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The events of June 2013 in Brazil, when its cities were gripped by protests against bus fare increases and investments in the World Cup, form the starting point for this book. Since then, social mobilization has escalated and diversified, and brought new actors on to the streets. This book provides historical context to the events of 2013–2016 through an examination of the history of the housing movements and their struggle for social justice in São Paulo. It explores their entrenched relationship with the Workers’ Party and their endeavours to establish multiple channels of engagement with the state. The activities of the movements are set against the backdrop of a spatially and socially divided city that prevents the urban poor from realizing their conception of the right to the city.
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Interview with Ernesto, the leader of a housing movement active in the centre of São Paulo, 19.11.14.
Interview with Neves, 26.11.14.
For discussions of the impacts of ‘Olympic urbanism’ on Rio and its poorer urban neighbourhoods, see Carvalho, B., M. Cavalcanti and Venturupalli, V. eds. (2016) Occupy All Streets: Olympic Urbanism and Contested Futures in Rio de Janeiro. New York, Terreform.
It should be noted, however, that no party has been untouched in the evolving investigation. Dilma Rousseff herself has not been implicated in the investigation, and her impeachment and trial hinged on an entirely separate charge—a technical infraction of the Fiscal Responsibility Law (Hagopian 2016).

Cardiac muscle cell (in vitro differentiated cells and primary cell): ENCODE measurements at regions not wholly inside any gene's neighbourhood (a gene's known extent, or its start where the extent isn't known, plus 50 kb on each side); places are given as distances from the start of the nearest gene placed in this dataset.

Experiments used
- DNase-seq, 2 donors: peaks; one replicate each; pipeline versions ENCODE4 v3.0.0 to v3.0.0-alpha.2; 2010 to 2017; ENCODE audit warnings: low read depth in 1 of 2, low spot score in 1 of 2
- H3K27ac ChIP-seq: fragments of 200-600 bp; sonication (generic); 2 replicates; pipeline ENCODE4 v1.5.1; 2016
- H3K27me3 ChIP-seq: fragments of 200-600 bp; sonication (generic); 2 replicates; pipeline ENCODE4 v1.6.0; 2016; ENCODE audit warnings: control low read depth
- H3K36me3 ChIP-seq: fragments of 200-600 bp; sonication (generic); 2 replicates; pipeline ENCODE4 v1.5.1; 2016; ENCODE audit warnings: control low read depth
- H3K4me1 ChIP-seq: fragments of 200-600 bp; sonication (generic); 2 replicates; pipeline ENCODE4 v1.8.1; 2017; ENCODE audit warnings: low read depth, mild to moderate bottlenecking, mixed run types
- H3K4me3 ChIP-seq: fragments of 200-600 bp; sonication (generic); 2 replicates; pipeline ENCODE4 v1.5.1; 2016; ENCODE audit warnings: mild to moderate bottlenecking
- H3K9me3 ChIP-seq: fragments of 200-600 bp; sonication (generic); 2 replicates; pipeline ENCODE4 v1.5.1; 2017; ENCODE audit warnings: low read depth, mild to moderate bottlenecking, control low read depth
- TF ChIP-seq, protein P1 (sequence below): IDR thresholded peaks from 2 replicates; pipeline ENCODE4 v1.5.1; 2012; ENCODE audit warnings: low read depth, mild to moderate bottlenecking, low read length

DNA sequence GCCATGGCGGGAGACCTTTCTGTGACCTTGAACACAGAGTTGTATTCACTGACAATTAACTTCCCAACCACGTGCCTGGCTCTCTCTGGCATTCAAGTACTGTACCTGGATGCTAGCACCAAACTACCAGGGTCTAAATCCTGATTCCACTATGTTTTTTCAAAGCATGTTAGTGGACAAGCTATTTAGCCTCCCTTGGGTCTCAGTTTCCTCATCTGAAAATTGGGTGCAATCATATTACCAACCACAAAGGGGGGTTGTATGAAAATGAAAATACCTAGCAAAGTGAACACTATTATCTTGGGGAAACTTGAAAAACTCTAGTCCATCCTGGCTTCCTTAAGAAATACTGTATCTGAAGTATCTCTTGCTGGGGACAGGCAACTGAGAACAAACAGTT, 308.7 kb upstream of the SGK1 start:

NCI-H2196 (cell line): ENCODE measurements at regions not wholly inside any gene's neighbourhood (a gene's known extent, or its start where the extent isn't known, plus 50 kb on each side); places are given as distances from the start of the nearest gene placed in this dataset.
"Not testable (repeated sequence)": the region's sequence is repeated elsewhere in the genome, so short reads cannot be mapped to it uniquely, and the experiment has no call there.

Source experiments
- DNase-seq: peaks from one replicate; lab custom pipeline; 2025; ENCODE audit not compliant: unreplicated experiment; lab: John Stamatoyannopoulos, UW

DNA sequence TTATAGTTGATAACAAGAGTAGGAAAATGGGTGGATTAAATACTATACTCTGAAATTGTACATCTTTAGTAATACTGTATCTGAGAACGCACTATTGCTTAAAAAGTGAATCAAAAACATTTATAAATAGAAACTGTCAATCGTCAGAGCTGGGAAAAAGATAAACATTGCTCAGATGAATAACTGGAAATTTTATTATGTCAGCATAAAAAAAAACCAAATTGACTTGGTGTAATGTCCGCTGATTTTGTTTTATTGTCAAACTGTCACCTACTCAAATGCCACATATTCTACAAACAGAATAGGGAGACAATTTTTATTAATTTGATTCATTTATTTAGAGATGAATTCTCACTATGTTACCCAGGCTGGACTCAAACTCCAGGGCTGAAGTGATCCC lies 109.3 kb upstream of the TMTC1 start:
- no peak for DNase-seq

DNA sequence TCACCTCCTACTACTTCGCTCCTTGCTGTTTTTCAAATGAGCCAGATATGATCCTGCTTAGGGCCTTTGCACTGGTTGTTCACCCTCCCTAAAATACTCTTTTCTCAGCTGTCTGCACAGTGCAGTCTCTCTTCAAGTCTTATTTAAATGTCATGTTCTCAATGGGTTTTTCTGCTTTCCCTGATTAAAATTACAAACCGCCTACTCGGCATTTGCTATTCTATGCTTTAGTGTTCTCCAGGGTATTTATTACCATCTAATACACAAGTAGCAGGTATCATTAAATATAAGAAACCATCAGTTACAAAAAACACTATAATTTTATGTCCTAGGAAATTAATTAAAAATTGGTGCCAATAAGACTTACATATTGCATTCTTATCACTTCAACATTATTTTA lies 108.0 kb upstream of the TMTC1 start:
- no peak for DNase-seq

The use of social media amongst organizers and participants of street protests in Arab countries from 2010 onwards has generated considerable debate. See Sharp and Panetta ( 2016) for a discussion.
A favela is generally defined as an illegally occupied area without paved roads and characterized by poor-quality housing construction. In practice, favelas are often visually indistinguishable from other peripheral areas where families have built their own homes on land they have purchased, which are equally lacking in urban services and adherence to building codes.
Interview with Arturo, 05.12.14, and conversation with Anderson, 17.11.14. Some recent occupations have been organized by individuals with the aim of raising rent payments from occupiers, rather than with a broader project of urban reform or changes to housing policy.
On one occasion, I was also invited to attend a meeting at the state-level public housing company with the FLM.
European culture, academia and government institutions are much admired by the Brazilian elites, and our presence seemed to import a degree of kudos to the UMM.
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- Chapter 1